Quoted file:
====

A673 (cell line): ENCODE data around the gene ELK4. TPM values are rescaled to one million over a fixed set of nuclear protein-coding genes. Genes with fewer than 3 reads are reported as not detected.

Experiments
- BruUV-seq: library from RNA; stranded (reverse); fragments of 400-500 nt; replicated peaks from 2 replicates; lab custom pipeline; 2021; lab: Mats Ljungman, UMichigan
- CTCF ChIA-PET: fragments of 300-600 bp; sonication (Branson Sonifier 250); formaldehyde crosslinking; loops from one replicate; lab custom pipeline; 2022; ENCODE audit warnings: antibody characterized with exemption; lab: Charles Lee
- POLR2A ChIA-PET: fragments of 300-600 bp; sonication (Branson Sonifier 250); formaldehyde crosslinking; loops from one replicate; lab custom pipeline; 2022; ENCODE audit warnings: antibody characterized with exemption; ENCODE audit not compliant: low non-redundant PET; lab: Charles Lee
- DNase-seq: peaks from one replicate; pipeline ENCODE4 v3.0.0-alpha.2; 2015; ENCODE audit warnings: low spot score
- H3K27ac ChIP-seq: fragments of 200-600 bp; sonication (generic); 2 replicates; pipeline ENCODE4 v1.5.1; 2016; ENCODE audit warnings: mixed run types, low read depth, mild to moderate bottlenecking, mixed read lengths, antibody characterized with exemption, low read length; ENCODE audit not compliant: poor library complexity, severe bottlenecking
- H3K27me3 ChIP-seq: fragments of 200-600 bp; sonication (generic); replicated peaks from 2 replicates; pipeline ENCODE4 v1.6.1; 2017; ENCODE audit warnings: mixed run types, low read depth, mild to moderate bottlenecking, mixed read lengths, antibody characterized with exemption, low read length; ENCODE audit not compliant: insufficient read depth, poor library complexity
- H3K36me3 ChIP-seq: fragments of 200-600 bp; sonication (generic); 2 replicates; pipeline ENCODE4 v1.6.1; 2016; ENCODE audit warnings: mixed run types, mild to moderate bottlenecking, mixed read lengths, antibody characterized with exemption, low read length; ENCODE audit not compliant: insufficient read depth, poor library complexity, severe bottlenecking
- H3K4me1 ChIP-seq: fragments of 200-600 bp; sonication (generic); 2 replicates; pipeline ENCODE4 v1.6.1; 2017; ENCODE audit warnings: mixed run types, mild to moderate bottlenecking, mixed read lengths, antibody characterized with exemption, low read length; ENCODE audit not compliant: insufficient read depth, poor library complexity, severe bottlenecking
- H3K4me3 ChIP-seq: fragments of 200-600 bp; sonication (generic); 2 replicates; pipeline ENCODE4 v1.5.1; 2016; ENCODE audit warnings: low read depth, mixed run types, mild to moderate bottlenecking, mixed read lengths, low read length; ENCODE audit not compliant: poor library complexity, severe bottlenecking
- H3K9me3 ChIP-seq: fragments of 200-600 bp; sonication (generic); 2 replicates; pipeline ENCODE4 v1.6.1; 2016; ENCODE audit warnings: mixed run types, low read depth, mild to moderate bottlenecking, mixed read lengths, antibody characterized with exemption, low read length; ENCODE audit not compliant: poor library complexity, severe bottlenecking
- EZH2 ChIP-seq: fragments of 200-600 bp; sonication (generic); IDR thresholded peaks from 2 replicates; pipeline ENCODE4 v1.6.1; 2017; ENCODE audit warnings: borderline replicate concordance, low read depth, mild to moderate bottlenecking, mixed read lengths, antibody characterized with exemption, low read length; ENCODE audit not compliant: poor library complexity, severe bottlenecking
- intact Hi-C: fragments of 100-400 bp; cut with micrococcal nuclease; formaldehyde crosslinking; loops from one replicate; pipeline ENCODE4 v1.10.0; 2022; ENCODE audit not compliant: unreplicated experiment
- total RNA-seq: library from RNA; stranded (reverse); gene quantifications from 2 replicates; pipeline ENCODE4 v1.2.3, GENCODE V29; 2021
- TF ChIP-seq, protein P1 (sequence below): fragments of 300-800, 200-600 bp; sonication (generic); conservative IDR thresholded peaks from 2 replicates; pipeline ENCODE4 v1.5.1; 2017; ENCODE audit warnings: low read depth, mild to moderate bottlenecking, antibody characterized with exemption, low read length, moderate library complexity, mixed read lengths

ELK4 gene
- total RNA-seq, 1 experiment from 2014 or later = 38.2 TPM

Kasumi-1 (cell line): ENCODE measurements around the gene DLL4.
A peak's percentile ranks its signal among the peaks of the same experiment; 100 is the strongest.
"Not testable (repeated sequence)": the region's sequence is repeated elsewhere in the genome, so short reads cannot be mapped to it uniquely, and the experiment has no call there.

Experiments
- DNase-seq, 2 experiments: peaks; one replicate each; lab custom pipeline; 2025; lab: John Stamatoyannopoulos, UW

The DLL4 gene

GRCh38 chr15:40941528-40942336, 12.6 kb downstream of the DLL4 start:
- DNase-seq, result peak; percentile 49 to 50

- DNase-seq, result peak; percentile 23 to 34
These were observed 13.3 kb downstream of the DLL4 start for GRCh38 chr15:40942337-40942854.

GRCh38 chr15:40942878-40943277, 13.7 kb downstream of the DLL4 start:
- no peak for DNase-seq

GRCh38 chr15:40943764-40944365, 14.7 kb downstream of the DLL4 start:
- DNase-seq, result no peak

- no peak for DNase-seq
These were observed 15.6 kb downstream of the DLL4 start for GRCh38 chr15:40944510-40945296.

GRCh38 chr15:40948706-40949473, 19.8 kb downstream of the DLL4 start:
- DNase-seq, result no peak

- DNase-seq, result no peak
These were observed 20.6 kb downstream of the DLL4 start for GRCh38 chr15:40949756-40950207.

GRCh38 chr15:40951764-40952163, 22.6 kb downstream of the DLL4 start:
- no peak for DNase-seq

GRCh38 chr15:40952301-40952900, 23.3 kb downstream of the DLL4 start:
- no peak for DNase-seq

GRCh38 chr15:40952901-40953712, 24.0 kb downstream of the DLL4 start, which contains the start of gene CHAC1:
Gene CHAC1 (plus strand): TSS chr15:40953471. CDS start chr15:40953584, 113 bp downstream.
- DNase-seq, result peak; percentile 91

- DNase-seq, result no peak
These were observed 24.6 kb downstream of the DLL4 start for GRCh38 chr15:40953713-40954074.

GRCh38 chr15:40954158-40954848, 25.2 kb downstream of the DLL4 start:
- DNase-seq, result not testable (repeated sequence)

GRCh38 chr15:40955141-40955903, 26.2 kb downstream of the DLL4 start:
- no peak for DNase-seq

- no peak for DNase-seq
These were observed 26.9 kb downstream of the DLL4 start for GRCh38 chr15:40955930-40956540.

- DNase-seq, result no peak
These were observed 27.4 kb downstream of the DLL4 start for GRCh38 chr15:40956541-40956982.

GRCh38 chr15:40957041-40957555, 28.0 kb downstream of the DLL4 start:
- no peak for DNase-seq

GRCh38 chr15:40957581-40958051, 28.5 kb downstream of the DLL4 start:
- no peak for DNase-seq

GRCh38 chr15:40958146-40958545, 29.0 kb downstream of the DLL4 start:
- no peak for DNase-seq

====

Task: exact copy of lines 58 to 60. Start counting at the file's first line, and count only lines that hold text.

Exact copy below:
GRCh38 chr15:40957581-40958051, 28.5 kb downstream of the DLL4 start:
- no peak for DNase-seq

GRCh38 chr15:40958146-40958545, 29.0 kb downstream of the DLL4 start: